Prior to Ausgrid, we had Energy Australia managing our electricity supply.  The business name has changed, but not the service the company provides.

It’s like having a deli on the main street for 60-years.  Then the business is sold & it continues to operate as a deli, except under new management.  For 60-years this deli  was famous for selling a wide range of quality cheese.  However, the new owners chose not to have a wide range of cheese, only stocking cheddar for sale.  It’s still a deli, but what it offers has changed.

Now that might not be the best analogy, but this is what I feel has happened with the transfer of management of Energy Australia to Ausgrid in terms of street tree pruning.

  • Energy Australia pruned the street trees on a 7-8 year cycle.
  • Ausgrid prunes the street trees on an 18-month cycle.

Does this mean that Energy Australia provided an inferior & dangerous service to the community for all those years?  I don’t think so at all.

While Energy Australia was not immune to butchering street trees, they did not do it as a matter of course.  Since Ausgrid has taken over management, the state of street trees all over their area of control in Sydney is deplorable.   It’s not unusual to see the street trees in sections of streets looking as though they have been through a war.

And the community has been complaining loudly.

After their initial round of pruning, it appears that Ausgrid do a few street trees in a street, then come back at a later date to do the others.  I presume this is to somewhat mitigate the look of destruction it leaves behind.

Ausgrid calls what it does “tree trimming.”  I would debate this.  “Trimming” sounds gentle & nothing like the savage butchering well below the service cable for Pay TV & even further below the electricity cables.

IMPORTANT:  I would like to state clearly that I am not focusing on or criticising the workers who do the tree pruning.  They do what the company tells them to do to.

Ausgrid clearly has different opinions on what is safe clearance from electricity cables than did the previous energy supplier Energy Australia.  Yet, we did not have electrical fires breaking out all over the place, as is the explanation for the brutal tree pruning on Ausgrid’s website.   We are keeping you safe is their message & that is hard to argue against unless you ask why Energy Australia managed to prune the street trees differently & still keep us safe.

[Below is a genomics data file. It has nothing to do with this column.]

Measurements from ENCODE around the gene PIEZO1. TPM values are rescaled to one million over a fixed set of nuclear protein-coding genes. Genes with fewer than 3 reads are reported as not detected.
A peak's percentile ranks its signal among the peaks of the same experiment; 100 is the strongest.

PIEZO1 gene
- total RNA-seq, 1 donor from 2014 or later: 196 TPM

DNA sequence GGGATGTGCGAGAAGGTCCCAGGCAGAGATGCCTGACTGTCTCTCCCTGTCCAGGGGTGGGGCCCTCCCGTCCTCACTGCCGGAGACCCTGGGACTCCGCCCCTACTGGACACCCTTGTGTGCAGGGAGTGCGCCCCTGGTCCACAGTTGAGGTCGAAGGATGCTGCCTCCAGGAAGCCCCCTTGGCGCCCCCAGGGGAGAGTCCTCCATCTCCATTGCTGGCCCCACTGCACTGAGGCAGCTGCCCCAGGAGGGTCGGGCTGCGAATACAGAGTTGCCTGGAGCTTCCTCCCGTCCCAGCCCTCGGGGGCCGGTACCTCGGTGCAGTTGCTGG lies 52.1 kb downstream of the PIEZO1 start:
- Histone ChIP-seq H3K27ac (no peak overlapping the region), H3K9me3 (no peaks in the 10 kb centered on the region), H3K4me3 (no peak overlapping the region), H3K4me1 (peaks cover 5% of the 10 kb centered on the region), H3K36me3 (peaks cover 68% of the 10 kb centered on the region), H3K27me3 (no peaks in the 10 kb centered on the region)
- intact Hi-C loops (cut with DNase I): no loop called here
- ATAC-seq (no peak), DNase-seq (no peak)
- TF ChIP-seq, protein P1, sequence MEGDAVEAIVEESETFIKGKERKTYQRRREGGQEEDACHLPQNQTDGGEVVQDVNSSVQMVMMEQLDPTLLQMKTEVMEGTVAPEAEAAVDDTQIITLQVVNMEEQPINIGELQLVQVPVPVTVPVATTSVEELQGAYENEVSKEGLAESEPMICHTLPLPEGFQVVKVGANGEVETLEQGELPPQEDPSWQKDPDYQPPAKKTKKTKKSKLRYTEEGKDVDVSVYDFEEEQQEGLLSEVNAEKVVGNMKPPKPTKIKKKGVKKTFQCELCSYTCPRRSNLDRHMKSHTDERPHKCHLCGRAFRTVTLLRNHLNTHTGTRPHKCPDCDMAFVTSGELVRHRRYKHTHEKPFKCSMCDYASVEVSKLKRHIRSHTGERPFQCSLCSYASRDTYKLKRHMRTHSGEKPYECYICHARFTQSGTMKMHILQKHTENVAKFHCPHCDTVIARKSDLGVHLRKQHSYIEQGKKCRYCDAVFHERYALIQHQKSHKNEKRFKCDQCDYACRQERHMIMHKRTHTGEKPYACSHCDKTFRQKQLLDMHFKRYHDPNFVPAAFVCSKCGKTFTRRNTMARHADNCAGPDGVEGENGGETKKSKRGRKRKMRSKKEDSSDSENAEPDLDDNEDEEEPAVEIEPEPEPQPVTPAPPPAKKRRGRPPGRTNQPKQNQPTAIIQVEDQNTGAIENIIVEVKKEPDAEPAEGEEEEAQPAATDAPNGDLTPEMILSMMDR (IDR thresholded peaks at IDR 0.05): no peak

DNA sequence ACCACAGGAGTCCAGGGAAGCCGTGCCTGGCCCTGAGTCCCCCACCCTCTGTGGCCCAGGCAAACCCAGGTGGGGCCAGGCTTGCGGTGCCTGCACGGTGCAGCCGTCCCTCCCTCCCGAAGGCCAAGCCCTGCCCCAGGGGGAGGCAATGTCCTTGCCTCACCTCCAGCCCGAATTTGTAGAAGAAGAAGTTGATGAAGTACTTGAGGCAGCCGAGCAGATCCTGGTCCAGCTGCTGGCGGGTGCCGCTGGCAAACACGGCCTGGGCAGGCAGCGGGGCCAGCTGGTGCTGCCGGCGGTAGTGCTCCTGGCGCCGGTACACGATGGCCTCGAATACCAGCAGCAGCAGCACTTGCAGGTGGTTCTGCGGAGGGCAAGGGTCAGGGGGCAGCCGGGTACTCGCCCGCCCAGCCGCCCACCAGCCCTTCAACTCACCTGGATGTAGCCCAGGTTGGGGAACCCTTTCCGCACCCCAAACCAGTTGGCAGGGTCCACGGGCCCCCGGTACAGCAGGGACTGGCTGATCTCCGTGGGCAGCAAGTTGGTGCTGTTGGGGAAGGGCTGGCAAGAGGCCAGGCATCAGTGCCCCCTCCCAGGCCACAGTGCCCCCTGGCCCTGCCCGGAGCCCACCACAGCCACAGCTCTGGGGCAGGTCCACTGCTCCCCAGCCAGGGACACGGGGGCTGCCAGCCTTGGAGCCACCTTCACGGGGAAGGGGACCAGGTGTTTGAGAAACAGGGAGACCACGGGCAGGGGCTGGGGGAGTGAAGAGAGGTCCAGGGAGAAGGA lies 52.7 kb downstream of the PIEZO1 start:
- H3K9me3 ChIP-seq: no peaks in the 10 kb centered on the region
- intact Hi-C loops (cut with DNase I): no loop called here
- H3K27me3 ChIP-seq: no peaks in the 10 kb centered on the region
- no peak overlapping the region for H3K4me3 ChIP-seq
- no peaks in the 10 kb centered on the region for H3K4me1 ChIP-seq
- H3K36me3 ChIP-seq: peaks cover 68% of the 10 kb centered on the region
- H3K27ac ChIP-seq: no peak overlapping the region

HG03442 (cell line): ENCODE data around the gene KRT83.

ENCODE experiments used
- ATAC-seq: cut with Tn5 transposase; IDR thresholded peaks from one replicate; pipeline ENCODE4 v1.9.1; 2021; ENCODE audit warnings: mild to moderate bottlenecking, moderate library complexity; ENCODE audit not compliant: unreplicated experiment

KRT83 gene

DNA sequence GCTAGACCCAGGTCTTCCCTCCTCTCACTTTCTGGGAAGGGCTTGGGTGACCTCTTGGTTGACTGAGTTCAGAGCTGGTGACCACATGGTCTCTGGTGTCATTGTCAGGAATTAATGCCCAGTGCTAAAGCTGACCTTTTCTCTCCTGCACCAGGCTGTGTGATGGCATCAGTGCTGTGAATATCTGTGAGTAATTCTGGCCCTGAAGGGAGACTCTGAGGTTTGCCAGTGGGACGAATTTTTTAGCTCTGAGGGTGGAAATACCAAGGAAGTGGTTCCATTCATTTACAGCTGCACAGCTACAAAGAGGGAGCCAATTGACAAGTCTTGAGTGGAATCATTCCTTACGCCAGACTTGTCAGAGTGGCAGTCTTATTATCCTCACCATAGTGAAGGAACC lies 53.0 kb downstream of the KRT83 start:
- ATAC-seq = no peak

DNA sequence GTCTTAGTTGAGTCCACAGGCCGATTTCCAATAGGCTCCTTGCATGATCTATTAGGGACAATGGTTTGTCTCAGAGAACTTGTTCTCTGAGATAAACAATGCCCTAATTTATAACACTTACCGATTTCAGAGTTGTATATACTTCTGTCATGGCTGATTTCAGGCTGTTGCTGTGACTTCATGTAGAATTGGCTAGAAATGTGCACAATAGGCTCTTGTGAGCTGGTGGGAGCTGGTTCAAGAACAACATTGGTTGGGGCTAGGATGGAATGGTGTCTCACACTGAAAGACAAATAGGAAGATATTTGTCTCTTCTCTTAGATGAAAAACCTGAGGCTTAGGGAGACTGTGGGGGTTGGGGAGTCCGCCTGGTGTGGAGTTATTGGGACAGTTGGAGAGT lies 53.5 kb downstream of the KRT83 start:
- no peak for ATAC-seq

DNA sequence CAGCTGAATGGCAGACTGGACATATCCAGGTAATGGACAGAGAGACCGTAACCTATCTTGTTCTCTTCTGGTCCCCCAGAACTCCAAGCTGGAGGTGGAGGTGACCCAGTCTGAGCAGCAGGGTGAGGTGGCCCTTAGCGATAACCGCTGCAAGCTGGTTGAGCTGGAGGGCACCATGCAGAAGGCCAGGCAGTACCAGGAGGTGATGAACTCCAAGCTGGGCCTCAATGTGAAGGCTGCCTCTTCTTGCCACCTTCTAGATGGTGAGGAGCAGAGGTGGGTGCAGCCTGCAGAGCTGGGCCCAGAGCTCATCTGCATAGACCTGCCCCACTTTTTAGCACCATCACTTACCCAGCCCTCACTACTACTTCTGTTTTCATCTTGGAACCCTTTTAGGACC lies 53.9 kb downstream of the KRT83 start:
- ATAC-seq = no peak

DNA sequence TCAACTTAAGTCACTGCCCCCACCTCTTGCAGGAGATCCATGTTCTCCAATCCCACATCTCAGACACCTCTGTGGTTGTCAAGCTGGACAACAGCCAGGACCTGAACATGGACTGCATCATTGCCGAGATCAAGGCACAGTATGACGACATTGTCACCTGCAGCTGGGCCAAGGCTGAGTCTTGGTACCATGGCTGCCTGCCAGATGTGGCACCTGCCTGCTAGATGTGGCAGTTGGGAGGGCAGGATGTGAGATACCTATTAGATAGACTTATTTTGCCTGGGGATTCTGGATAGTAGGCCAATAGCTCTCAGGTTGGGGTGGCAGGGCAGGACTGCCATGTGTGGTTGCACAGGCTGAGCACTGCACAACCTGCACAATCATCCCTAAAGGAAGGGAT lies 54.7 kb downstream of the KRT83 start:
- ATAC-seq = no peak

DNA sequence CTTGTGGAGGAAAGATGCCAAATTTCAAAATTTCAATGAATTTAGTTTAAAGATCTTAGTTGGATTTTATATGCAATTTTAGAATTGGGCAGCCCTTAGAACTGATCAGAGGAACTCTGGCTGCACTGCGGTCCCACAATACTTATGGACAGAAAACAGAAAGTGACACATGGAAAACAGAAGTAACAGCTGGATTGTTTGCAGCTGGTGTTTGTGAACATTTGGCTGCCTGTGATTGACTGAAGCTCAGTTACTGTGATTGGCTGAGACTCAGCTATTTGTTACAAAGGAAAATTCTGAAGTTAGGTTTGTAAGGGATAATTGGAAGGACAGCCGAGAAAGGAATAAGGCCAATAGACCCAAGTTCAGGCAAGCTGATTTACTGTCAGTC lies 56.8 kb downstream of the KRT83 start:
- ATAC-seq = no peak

Ausgrid needs to expand on their perception of “safe.”  Increasingly researchers all over the world are publishing about the urban heat island effect, deaths from heatwaves, mental health deterioration & increased respiratory illness & fatal heart attacks in areas that have a poor urban forest.

The street where I live had street trees that reached the top of the power poles for the two decades that we have lived here & it was the same for all the streets around us.  There were no fires. There was no loss of power supply.  Service was stable & all this through a number of major storms, including the incredibly damaging hail storm in April 1999 & the major storms of June 2007 & February 2010.

Ausgrid took over from Energy Australia in March 2011 & my street is a shadow of its former self.

We lost shade, we lost beauty (because our street trees were beautiful) & we lost bird life.  We are now a street with power poles poking metres above savaged street trees & every time Ausgrid visits, more branches are lost.

The urban forest is a mix of street trees, park trees & private trees.  Our area, the old Marrickville municipality, has –

  • the least green space in Australia – so we are not getting much benefit from trees in parks unless we go to the parks on a regular basis & stay there for a while.
  • Land lots are small & often not suitable for a decent sized tree. Therefore, the dependence on street trees – green leafy streets – is substantial in the Inner West.
  • In 2015 Marrickville municipality was rated “poor” in terms of its urban forest with a canopy cover of just 16.3%.
  • Marrickville was also also found to be the unhappiest community in Australia according to Deakin University’s Australian Unity Wellbeing Index.

Can poor happiness levels relate to the lack of canopy, to poor street trees & to the lack of green space?  Yes, I believe it can & that it does.